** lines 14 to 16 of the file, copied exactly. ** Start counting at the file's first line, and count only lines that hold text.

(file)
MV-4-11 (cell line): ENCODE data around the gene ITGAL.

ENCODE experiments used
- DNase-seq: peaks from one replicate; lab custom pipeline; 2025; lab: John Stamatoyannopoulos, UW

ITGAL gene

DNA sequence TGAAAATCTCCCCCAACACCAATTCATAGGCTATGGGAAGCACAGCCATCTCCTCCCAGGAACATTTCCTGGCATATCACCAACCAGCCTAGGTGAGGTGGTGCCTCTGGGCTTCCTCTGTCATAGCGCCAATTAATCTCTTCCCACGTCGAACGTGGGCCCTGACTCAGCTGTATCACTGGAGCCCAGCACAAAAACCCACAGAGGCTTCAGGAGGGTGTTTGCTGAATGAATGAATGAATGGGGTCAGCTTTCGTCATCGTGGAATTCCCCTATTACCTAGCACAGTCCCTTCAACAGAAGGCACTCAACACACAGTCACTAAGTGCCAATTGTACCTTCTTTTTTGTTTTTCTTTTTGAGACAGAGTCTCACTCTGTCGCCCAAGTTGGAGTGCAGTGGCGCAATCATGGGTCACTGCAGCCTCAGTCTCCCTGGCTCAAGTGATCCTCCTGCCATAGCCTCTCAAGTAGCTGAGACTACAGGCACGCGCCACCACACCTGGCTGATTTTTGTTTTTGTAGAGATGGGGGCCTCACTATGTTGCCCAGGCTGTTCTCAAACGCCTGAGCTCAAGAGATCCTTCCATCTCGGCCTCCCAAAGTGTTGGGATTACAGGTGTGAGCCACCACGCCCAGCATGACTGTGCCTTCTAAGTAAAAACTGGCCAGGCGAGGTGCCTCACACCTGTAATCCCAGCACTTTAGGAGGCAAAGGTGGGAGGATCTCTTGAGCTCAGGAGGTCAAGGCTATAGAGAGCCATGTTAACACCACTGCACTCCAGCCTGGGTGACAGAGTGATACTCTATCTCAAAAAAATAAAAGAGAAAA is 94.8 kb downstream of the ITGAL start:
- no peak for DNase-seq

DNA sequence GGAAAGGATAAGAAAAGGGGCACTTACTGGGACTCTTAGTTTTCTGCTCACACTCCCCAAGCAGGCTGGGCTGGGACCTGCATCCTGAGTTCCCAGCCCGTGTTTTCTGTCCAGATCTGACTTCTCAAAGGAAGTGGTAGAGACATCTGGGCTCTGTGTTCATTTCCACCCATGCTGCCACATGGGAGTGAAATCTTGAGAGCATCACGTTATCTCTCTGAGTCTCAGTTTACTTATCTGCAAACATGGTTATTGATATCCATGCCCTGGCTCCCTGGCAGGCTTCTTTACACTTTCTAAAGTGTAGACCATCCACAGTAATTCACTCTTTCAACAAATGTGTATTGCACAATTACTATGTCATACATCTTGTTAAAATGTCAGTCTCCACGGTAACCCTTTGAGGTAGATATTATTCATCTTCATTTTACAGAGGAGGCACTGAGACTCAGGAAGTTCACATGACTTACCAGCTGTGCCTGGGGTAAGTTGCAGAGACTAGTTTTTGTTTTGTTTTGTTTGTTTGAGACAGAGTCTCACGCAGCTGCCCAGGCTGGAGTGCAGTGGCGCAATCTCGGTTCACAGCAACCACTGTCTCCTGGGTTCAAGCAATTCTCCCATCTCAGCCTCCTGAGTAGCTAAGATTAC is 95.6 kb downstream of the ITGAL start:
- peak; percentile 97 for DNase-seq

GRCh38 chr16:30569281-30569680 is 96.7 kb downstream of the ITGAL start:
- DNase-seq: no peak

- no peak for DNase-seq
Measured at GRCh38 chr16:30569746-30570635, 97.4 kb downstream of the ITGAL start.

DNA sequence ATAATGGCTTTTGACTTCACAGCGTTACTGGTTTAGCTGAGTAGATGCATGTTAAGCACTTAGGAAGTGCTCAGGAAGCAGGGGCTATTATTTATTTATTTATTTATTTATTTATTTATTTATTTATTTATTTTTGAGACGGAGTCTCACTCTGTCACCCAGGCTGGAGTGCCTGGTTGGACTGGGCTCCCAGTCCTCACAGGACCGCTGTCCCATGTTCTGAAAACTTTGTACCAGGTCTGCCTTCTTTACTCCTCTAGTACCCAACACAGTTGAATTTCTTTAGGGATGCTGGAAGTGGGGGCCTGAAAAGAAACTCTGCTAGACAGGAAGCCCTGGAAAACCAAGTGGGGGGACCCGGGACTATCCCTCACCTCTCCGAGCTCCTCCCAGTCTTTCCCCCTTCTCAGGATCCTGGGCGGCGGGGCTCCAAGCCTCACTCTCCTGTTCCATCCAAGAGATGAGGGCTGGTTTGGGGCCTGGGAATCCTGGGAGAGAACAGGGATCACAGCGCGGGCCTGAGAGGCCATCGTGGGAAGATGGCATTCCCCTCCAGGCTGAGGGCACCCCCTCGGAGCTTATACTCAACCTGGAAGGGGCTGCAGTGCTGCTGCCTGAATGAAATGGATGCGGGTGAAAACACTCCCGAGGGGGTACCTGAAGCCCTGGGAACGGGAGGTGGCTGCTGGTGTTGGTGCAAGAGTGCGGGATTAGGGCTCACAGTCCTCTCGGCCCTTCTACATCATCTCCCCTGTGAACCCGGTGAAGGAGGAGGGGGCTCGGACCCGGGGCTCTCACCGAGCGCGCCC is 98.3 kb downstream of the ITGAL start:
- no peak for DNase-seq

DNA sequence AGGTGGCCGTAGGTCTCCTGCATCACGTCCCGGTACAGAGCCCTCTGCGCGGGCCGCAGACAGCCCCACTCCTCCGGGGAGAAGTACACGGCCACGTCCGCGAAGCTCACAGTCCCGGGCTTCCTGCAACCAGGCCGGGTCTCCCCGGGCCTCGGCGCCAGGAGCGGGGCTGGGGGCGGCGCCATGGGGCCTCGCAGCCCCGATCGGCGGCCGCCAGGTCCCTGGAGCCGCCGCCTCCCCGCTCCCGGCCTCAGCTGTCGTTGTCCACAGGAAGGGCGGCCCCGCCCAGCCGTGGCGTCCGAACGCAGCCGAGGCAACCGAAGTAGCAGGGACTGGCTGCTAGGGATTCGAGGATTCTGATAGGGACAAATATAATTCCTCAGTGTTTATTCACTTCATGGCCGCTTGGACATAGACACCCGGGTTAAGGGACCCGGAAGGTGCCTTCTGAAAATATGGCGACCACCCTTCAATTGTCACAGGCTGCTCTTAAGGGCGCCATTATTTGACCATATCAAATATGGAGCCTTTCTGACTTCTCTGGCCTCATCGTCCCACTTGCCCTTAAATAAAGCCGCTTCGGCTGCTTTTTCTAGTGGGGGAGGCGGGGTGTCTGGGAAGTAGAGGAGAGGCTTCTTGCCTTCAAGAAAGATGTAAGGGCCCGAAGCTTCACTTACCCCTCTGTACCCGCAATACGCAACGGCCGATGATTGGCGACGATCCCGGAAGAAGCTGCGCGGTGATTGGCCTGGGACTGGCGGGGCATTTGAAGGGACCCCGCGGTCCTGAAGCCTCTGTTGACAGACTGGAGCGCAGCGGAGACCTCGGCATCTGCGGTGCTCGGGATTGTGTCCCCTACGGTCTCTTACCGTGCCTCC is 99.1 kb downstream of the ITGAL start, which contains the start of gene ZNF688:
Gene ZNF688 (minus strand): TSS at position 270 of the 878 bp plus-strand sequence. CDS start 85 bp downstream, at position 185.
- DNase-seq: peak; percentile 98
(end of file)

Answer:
- no peak for DNase-seq

DNA sequence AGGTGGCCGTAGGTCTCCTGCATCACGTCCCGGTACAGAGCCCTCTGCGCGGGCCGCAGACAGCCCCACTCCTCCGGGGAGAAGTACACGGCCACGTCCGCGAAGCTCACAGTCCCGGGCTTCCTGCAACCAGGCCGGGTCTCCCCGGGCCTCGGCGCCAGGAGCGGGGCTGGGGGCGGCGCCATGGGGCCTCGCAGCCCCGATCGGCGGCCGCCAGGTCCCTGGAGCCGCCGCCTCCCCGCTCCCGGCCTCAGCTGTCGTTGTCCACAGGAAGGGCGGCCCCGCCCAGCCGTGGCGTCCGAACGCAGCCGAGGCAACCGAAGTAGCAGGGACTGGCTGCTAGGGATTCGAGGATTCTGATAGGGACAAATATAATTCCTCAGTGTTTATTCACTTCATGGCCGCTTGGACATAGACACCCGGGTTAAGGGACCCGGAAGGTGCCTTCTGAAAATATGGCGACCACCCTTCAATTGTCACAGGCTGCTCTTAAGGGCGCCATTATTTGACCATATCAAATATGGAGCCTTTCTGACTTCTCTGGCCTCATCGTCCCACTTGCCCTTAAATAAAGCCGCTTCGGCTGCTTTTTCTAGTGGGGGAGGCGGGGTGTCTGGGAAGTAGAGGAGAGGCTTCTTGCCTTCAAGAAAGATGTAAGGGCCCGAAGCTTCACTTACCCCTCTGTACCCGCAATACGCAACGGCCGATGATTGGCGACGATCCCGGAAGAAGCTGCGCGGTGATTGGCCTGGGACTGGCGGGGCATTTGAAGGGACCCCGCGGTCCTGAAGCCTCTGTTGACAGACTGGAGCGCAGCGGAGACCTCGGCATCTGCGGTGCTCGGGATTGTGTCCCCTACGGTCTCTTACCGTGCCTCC is 99.1 kb downstream of the ITGAL start, which contains the start of gene ZNF688:
Gene ZNF688 (minus strand): TSS at position 270 of the 878 bp plus-strand sequence. CDS start 85 bp downstream, at position 185.